Program Corner: Mentoring the Children of Military Families

In this post, Jim Seevers, Senior Vice President of Dare Mighty Things shares his insights on mentoring the children of military families. Jim has twenty-eight years of experience as an Air Force officer, including service as the Manpower and Personnel Director for U.S. forces throughout the Pacific region. Since his retirement from the Air Force, Jim has deepened his work with military families, assisting in the development of several federal and nonprofit mentoring initiatives. His 36 years of experience in this area uniquely qualifies him to comment on this topic. ~ Dave Van Patten

Jim SeeversMentoring the Children of Military Families

By Jim Seevers

With a national focus and increased interest in helping military families, several mentoring programs have focused initiatives to match children of Service members. This blog is intended to highlight characteristics of military families, share recent and relevant experience, and provide insight that will enable mentoring programs to be better prepared to serve this important population.

Since September 11, 2001, we have seen a heightened awareness of the potential dangers to our nation and our way of life. Since that time we have also seen an increased reliance on our nation’s military and the sacrifices of military families. While military members voluntarily place themselves in harm’s way for our freedoms and for the advancement of freedom around the world, their families also endure increased risks and challenges of extended family separations, uncertain futures, and the challenges of reintegration. There are approximately 1.9 million children in military families and more than 700,000 have experienced the deployment of one or more parents since 2001.

It is important to recognize that while all military members are volunteers, not all military experiences are the same. The length and frequency of deployments vary, just as the nature of those deployments can range from combat to response to natural disasters. Members of the “active duty” force (full-time military members) are faced with moving every few years, and most military children will transfer schools and leave childhood friends 6 or more times during their school career. At the same time, most live on or near military installations with a wide array of family and youth services, networks, and wide-spread understanding of their sacrifices.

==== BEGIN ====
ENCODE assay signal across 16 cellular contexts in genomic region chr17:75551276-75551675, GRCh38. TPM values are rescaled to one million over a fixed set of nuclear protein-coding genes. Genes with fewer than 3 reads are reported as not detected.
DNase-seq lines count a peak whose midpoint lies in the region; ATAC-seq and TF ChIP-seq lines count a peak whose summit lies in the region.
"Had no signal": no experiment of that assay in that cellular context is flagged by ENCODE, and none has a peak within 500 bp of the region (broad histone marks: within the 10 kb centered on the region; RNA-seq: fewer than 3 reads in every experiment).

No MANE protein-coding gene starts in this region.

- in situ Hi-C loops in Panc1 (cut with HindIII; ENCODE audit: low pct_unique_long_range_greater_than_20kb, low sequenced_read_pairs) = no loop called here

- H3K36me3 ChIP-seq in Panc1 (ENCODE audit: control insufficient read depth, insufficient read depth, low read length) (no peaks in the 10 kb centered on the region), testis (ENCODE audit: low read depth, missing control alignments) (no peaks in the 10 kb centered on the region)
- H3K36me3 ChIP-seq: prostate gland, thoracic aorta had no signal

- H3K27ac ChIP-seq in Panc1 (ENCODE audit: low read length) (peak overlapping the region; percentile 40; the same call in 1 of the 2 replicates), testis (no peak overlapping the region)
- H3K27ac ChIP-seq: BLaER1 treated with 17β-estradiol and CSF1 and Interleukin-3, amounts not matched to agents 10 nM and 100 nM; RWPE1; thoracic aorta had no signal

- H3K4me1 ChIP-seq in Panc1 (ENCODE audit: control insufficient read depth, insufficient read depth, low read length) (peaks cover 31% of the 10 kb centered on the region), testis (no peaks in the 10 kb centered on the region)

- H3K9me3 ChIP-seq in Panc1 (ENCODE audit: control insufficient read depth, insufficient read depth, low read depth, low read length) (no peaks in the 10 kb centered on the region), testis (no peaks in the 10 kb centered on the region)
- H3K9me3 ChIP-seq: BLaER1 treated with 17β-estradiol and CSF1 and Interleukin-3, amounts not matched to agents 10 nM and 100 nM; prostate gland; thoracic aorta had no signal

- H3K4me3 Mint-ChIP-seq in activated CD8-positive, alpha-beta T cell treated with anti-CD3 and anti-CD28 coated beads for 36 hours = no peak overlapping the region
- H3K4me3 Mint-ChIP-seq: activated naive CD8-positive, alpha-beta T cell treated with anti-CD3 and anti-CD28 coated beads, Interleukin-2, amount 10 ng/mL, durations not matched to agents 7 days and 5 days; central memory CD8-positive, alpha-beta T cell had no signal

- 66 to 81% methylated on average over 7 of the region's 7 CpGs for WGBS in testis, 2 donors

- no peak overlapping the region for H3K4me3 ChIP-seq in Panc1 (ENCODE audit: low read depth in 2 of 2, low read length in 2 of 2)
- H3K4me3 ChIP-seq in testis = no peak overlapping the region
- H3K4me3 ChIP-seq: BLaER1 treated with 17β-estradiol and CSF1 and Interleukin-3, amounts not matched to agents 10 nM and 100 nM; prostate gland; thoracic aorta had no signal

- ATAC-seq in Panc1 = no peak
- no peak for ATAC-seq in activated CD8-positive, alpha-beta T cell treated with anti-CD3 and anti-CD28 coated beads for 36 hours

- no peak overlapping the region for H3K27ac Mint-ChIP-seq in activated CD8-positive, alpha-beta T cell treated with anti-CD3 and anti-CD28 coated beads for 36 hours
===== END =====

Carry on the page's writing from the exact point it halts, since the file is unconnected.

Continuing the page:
On the other hand, approximately 40% of the total military force consists of the National Guard and other Reserve Components. These citizen soldiers are members of the community, and when not called to serve with their active duty counterparts, they are the teachers, plumbers, doctors, sales clerks, and others you meet on the street. They are dispersed throughout the country rather than near an installation and frequently have to travel hundreds of miles for military support services. Many have found that, while this population is more difficult to reach, they are also in greater need of community-based understanding, support, and services.

In response to the needs of military families, the Office of Juvenile Justice and Delinquency Prevention (OJJDP), with funding from DoD, awarded a total of $21 million in federal grants to support mentoring programs for military children in 2011. In announcing the grants at the OJJDP National Conference in October, 2011, Dr. Jill Biden cited the value of mentoring: “As a teacher and a military mom and grandmother, I have seen first-hand what a big difference a great mentor can make in the lives of our nation’s military children.”

One of the grant awardees was the Amachi Mentoring Program ( under the leadership of Rev. Dr. W. Wilson Goode, Sr. We at Dare Mighty Things have been privileged to work with Dr. Goode and his selected mentoring programs from Arizona, Minnesota, New York, Pennsylvania, and Texas in this initiative. With Amachi’s solid foundation and record of success in mobilizing people of faith to mentor children of promise, the initiative started with a strong base, and while there are similarities in risk factors with other populations, it was necessary to begin the project with an understanding of the military family environment.

Amachi scheduled an early kick-off with representatives from all the programs, very few of which had experience in working with the military. Based on our extensive experience with military families, we were able to provide training that ranged from basic military terminology, structures, deployment cycles, and family support services. We then built on that foundation with more complex issues such as the intersection of deployment challenges with phases of youth development and reintegration family dynamics. This information has been reinforced with distance learning and technical assistance.

Mentoring programs have had to understand these, and many other, distinguishing characteristics. They have also had to recognize the tight bonds that form among Service members and their families—bonds that can present boundaries for “outside” service providers that are even more difficult to bridge with a lack of cultural understanding, empathy, and a tailored approach. It takes time to establish productive relationships, and it has proven easier for military and veteran mentors to engage these children as mentees. The general lessons learned are not significantly different from venturing into other cultural environments—know the population, understand the risk factors, establish a network of trust among families and other service providers, and tailor programs to meet unique needs. The first step is frequently the hardest—venturing into an unknown arena—but the children of our Service men and women who sacrifice so much deserve the effort.